Friday, 10 October 2014

In Europe, data suggests currency at fault in crisis

Summer is almost over in the northern hemisphere and with the return of the cold weather comes the return of economic problems. Recent economic data suggest that despite wide government optimism in the EU, the teetering economic bloc still can’t find its feet.

The issue fundamentally rests on the problems associated with the currency union and various intractable constraints of geography, say two Europe watchers.

Early in September, Spain released employment figures showing increased unemployment during the July to August period and shrinking employment. Spain’s employment was steady for six months until its dip in July.

Italy registered poor figures as well. For every company created in Italy, two close down, new data from business association Confesercenti shows. More disturbingly, by June this year more than 40% of businesses created since 2010 have already disappeared.

France also said in September that its unemployment levels will not decrease this year as expected and will only see slight growth. Germany is also showing signs of lower growth in the final months of 2014. The economic sanctions imposed on Russia by the EU are suspected to have a long term effect on the German economy, much more than predicted.

Germany and its northern allies remain opposed to anything resembling a fiscal bailout of the troubled southern periphery. Germany relies on the return of economic growth to ease increasing pressure on its economy and could soon support additional measures including quantitative easing.

New Zealand Initiative director Oliver Hartwich says Germany has probably benefited from the crisis through lower interest rates without actually spending anything directly on bailing out other countries.

“It will be interesting to see whether they have to put out some hard cash. That will probably change the political dynamic in Germany. But so far it’s been a pretty good crisis for Germany.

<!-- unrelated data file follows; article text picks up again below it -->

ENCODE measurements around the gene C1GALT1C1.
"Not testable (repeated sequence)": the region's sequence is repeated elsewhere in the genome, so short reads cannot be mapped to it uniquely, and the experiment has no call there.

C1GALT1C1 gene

“On the other hand, exports to other eurozone members has actually declined in relative terms. Germany has actually seen its biggest export successes in dealing with non-EU countries. China is a good example,” he says.

The role that the EU plays for German exports, Mr Hartwich says, is probably overestimated. 

“The common market is great, they should try to keep it at all costs but having a monetary union is not necessary to make it work. Germany’s in a really strange position and they’re starting to lose their last friends. 

“They have no natural allies anymore because most countries actually follow the French initiative to make things more flexible and give up more austerity.”

New Zealand Business Forum director Stephen Jacobi says the underlying problems for the supranational bloc come back to the currency union. The EU cannot seem to agree how the monetary union will operate.

“Some people stayed outside [the eurozone], while others were allowed in. Maybe moving to currency union was too early because they should have taken some more time to sort things out. I think those were the problems.

“I think a currency union is the inevitable consequence of a single market and the free movement of goods and services. The difficulty was that they didn’t do it too soon, it’s that they didn’t do it together. 

“They did it in a way that probably didn’t allow for the different competitiveness of the various parts of the EU. So the difference between Greece and Germany is enormous in terms of competitiveness and the system that they adopted allowed no way for them to address those fundamental issues. 

“And stuck in a crisis such as Greece got itself into it was unable to trade its way out of it because it had no monetary means at its disposal to do so,” Mr Jacobi says.

Mr Hartwich says the European peninsula was never an ideal place to set up a currency union.

“The countries were way too different. There were business markets that were not in sync, productivity levels were different. If you look at the experiences of European countries prior to the introduction of the Euro you can see some countries regularly devalued their currencies. 

“Germany typically appreciated it. That made up for different movements in productivity. Once they introduced the EU monetary union that became no longer possible. The result is what we are now seeing,” he says.

One answer is to go back to national currencies or split the Euro into two or three sub-blocs. The only question is where would France fit? Mr Hartwich says although it lies on the North European Plain, by its economic fundamentals that’s not where it belongs.

“Many people have been quite against the splitting of Germany and France, but I would argue that it’s not the proposal that’s driving Germany and France apart it’s actually the currency itself that is doing the job. 

“That’s actually the tragedy of the European Union. The Union before the introduction of the Euro actually achieved quite a wonderful job, facilitating trade, exchange, freedom of movement and so on. It was a colourful continent and it was working quite well and was a relatively good economic environment. 

“What I find tragic about the whole European project is that the introduction of the Euro which was meant to culminate and bring everything together is now destroying the whole project by revitalising some national animosities and turning former friends into the enemies they once were. By trying to perfect and complete the model they are destroying it,” Mr Hartwich says.

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